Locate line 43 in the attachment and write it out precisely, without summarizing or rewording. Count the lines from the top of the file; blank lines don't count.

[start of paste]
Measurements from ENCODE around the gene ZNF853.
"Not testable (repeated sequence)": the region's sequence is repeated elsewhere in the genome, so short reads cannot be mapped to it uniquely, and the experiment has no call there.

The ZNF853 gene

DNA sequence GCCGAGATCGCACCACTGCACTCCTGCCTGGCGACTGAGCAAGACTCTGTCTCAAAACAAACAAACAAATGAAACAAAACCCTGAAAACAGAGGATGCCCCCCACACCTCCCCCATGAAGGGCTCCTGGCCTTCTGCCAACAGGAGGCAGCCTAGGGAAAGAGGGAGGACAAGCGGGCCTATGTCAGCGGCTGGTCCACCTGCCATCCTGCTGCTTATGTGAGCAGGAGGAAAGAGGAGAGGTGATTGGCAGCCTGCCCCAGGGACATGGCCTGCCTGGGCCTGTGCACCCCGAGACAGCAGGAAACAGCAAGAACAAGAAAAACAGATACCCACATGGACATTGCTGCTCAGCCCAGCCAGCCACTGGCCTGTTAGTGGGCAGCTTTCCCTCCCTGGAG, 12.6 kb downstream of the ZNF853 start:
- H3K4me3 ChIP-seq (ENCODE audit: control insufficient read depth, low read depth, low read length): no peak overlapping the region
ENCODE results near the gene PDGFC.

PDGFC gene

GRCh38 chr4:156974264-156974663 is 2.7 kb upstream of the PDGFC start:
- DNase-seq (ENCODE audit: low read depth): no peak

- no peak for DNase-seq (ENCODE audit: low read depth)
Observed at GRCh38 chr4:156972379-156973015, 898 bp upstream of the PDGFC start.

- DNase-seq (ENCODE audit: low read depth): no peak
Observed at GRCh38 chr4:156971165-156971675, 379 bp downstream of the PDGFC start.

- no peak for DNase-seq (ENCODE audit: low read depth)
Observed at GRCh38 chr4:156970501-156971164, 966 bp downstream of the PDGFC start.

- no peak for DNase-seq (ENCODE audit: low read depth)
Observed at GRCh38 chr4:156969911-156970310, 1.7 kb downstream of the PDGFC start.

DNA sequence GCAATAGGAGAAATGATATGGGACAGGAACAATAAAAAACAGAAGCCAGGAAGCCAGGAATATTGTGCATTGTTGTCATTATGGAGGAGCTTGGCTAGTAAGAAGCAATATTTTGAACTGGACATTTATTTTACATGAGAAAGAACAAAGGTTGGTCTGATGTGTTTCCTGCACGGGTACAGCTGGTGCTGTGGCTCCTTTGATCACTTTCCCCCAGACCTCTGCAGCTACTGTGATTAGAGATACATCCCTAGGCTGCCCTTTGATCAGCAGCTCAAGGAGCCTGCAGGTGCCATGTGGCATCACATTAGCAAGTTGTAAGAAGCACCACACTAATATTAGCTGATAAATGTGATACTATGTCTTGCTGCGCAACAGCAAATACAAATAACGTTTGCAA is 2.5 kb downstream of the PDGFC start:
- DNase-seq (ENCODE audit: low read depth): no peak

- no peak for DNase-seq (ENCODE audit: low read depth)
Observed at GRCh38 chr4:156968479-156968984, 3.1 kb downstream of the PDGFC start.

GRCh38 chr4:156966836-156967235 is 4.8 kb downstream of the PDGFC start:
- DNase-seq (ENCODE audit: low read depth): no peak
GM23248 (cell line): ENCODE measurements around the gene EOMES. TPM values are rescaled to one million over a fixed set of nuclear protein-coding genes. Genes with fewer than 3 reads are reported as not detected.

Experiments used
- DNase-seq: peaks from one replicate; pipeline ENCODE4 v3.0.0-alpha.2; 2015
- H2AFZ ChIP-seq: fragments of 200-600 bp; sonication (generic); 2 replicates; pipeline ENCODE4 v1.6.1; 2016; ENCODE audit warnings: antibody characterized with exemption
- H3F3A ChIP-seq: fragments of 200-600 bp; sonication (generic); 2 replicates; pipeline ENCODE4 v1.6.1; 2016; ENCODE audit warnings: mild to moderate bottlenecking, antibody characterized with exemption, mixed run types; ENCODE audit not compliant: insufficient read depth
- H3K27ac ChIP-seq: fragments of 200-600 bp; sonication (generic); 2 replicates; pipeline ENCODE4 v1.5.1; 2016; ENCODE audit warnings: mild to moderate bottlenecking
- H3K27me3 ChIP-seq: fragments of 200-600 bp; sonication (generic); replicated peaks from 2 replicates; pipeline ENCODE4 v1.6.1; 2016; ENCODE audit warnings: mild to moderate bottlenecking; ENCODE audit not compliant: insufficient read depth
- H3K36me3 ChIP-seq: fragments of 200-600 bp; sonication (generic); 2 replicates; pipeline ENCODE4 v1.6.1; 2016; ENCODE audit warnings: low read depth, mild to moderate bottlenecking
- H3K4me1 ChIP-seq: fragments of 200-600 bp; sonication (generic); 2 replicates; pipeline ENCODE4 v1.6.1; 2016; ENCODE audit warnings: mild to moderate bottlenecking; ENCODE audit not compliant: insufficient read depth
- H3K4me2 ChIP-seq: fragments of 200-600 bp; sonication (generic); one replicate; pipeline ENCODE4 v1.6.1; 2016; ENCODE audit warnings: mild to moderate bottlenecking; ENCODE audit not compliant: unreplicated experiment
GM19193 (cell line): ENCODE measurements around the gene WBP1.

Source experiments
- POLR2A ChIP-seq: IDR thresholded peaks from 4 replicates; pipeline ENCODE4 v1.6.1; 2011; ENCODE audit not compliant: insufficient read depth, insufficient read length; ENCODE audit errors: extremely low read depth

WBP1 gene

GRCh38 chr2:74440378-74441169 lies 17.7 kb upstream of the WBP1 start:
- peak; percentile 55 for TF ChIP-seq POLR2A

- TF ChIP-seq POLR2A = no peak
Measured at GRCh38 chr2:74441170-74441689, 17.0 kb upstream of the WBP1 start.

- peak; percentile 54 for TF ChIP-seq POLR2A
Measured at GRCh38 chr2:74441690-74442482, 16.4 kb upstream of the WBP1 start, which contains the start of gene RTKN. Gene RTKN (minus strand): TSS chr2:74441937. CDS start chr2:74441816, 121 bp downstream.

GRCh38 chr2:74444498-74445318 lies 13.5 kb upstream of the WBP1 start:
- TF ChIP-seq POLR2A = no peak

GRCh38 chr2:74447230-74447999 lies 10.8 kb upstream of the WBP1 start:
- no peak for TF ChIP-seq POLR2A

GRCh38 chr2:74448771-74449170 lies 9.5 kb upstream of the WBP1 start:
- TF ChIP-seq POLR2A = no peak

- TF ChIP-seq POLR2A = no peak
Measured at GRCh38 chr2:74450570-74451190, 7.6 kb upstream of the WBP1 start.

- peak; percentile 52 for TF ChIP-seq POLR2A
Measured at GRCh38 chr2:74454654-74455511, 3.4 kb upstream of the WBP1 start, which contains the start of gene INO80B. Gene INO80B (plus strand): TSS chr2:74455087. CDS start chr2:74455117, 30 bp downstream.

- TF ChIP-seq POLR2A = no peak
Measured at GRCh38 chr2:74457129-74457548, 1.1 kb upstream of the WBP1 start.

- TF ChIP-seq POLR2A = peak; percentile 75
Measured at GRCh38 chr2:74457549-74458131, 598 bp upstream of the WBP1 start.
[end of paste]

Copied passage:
Measured at GRCh38 chr2:74441690-74442482, 16.4 kb upstream of the WBP1 start, which contains the start of gene RTKN. Gene RTKN (minus strand): TSS chr2:74441937. CDS start chr2:74441816, 121 bp downstream.